Cook Up A Backyard Clambake

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At a classic New England clambake that's steamed over hot stones at the shore, the seafood and its traditional accompaniments are infused with briny, smoky flavor from the hardwood coals and seaweed that is all too irresistible. It's a great way to entertain, but not all of us have easy access to the beach. Luckily, you can recreate the experience at home, no matter where you live. Whether you cook up a stovetop clam boil inside or fire up your grill, you can enjoy all the traditional clambake components, like clams, lobsters, new potatoes, corn and sausages, in a land-locked state or on a rainy day. With so much seaside-inspired flavor, you'll barely miss the salty breezes (but probably not the crunch of sand in your meal).  



• For easy cleanup, cover tables with paper table covers, and have plenty of recycled paper plates and napkins on hand — things are going to get messy. Make it easy on your guests by creating flatware bundles wrapped in napkins. (Inexpensive new dishtowels also work well as napkins.)

• Small and medium-sized galvanized sand pail centerpieces can serve double-duty as tabletop trash receptacles for discarding empty shells.

• Candles in hurricane vases and strings of white lights are all the lighting your deck or backyard will need.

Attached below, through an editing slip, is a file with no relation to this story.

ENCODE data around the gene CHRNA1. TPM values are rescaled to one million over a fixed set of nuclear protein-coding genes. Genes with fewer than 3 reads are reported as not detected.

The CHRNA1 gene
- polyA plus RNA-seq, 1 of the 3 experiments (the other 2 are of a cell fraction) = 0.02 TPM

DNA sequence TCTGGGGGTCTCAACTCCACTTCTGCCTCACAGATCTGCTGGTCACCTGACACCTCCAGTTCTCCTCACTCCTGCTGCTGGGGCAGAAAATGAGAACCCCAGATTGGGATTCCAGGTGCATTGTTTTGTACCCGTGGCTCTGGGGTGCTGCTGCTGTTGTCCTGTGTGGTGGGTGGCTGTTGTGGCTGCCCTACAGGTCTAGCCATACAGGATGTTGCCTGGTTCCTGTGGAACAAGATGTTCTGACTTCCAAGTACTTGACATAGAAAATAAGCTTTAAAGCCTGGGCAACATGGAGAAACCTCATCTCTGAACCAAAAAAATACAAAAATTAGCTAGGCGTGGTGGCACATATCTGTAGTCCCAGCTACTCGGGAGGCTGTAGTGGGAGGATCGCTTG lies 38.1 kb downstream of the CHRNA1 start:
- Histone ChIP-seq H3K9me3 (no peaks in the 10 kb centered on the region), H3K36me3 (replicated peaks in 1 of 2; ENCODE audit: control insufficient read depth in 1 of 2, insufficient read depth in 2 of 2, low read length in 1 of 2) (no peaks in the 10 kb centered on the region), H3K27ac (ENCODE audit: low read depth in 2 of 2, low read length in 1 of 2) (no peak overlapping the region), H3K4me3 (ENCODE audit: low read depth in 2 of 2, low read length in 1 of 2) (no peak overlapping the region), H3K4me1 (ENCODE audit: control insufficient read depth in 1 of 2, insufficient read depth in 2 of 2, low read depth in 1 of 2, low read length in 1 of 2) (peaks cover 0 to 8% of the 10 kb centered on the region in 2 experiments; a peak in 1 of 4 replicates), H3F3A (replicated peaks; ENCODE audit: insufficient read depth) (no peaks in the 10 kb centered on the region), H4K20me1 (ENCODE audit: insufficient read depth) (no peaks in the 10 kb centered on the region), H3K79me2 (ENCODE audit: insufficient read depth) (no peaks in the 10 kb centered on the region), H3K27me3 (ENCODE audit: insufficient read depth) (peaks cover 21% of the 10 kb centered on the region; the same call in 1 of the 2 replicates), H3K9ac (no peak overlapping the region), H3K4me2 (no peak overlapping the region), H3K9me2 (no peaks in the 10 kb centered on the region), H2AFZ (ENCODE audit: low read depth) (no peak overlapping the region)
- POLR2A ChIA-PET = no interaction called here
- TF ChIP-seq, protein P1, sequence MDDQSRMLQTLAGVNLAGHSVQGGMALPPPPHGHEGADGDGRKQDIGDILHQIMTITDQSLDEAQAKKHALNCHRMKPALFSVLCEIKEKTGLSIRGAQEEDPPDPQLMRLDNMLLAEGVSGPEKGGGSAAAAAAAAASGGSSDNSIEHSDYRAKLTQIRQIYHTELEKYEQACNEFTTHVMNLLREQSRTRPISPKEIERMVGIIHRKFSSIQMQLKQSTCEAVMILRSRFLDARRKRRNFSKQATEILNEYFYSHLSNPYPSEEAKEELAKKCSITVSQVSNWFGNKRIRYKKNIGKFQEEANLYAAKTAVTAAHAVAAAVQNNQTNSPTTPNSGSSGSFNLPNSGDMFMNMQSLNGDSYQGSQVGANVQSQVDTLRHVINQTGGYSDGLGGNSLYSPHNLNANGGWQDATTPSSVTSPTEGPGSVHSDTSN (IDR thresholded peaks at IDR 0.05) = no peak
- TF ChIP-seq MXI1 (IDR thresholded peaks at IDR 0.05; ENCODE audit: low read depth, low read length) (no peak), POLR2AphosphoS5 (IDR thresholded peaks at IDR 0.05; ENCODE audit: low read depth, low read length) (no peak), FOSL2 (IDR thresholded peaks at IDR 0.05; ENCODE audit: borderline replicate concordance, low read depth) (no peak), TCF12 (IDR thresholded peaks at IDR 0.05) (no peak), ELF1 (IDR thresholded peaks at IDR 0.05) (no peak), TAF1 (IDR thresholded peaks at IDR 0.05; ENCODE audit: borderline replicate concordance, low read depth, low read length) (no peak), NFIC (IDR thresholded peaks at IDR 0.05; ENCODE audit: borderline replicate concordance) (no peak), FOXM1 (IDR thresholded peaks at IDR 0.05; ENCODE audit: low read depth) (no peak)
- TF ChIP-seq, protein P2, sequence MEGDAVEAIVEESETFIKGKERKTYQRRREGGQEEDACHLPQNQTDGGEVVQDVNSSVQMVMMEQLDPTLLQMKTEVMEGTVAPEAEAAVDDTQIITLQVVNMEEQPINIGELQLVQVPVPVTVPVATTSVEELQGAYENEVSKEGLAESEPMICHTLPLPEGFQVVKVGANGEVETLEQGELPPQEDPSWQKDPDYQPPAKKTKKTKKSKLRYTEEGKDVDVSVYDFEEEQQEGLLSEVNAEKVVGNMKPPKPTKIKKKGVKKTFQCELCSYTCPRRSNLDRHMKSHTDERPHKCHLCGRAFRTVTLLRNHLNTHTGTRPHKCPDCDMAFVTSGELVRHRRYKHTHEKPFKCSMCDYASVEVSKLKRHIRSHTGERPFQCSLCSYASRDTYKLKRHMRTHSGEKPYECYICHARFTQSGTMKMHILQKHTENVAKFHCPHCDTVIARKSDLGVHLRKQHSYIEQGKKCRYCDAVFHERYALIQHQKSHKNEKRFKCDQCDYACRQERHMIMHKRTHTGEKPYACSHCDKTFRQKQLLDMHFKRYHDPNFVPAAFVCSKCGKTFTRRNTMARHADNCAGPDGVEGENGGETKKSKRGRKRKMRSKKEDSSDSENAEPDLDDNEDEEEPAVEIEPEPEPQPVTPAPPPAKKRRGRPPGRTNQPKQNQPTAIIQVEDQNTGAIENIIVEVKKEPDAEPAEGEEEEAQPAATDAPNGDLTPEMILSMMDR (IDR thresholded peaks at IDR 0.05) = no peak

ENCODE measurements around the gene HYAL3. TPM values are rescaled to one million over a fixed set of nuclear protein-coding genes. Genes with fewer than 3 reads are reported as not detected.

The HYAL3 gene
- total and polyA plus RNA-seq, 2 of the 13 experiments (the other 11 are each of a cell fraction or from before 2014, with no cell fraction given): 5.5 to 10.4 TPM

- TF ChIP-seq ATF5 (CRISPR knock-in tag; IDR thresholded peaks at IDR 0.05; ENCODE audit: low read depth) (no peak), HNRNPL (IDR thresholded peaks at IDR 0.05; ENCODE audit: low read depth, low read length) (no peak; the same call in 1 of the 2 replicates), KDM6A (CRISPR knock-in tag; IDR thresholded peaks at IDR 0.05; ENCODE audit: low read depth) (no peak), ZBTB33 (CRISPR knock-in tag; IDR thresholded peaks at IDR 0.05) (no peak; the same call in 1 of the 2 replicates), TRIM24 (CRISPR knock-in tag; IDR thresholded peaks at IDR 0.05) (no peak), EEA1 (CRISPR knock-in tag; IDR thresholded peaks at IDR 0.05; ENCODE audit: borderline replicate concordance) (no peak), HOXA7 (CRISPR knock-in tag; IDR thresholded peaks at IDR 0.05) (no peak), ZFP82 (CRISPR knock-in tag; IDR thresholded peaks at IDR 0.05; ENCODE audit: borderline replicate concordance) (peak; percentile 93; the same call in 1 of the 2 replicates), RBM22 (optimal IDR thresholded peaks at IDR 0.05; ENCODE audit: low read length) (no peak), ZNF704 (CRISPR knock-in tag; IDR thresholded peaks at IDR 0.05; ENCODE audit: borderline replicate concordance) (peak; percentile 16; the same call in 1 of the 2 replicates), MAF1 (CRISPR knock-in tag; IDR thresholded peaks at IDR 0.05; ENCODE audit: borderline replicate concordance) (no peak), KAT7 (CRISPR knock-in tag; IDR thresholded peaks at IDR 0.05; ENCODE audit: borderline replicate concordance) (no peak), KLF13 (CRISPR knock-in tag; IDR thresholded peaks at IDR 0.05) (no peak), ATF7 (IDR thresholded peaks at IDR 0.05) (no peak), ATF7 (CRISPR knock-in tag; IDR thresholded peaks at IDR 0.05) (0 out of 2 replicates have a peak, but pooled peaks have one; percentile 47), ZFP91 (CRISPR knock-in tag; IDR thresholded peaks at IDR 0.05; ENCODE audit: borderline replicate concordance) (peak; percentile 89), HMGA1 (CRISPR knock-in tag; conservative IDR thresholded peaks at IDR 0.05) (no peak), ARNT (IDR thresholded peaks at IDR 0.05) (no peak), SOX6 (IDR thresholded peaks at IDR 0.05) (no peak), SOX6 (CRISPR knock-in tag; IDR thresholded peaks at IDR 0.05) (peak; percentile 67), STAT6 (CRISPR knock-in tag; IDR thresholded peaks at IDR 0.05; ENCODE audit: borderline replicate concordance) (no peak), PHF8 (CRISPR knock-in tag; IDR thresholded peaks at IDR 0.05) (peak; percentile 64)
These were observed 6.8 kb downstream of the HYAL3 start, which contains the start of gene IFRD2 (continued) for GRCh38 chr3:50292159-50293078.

• Don't forget to set out lots of lemon wedges and melted butter in small serving dishes.

• Keep beverages simple: Place a large galvanized bucket filled with ice, bottled water, wine, and beer on the ground near the dining area. 

Tip: To be authentic, your bake or boil should involve steam-cooking all the food together over seaweed for that unmistakable ocean aroma; ask your lobster supplier if he/she can supply you with a variety of North Atlantic seaweed called rockweed.   


What to Serve

Here's the perfect menu for an authentic New England clambake or boil:

• If you're lucky enough to be able to build a fire pit on a beach, check out this guide to a Nantucket Clambake.

• This Easy Summer Clambake recipe is actually for a layered clam boil. Alternatively, you can make individual servings by laying an ear of peeled corn, partly-cooked (but still firm) whole new potatoes (they'll finish steaming in the pot), small onions, a handful of clams, a lobster, and fully-cooked Andouille or kielbasa sausage in a mesh bag; repeat for each guest. And don't worry about packing your pot too tightly — more steam will generate this way and the food will cook faster.

• Finally, for a boiled/grilled combo clambake, try chef Todd English's Backyard New England Clambake, complete with grilled chicken.

• For a classic side dish, serve up New England Clam Chowder.

• Don't forget dessert! Wow your guests with old-fashioned Strawberry Shortcake, or simply pass a platter filled with big slices of watermelon.

Tip: For a stovetop clam boil, use "chicken lobsters" weighing in at just over one pound. Flavorful, quick-cooking soft-shell steamers are your best bet when it comes to clams, but littlenecks and cherrystones work great too.